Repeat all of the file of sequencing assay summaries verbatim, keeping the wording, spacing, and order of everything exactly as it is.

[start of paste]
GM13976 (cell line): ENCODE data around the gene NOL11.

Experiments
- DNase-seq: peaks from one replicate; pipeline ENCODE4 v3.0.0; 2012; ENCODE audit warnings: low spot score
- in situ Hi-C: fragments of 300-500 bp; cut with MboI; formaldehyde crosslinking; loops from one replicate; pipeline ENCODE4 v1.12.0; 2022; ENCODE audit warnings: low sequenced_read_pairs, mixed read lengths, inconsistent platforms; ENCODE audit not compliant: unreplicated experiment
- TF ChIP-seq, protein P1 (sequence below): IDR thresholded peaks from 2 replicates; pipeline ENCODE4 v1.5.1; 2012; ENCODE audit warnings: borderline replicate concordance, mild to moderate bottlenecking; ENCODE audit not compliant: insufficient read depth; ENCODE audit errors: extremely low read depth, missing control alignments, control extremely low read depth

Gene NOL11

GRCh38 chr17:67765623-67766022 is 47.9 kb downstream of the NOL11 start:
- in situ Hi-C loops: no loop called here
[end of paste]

GM13976 (cell line): ENCODE data around the gene NOL11.

Experiments
- DNase-seq: peaks from one replicate; pipeline ENCODE4 v3.0.0; 2012; ENCODE audit warnings: low spot score
- in situ Hi-C: fragments of 300-500 bp; cut with MboI; formaldehyde crosslinking; loops from one replicate; pipeline ENCODE4 v1.12.0; 2022; ENCODE audit warnings: low sequenced_read_pairs, mixed read lengths, inconsistent platforms; ENCODE audit not compliant: unreplicated experiment
- TF ChIP-seq, protein P1 (sequence below): IDR thresholded peaks from 2 replicates; pipeline ENCODE4 v1.5.1; 2012; ENCODE audit warnings: borderline replicate concordance, mild to moderate bottlenecking; ENCODE audit not compliant: insufficient read depth; ENCODE audit errors: extremely low read depth, missing control alignments, control extremely low read depth

Gene NOL11

GRCh38 chr17:67765623-67766022 is 47.9 kb downstream of the NOL11 start:
- in situ Hi-C loops: no loop called here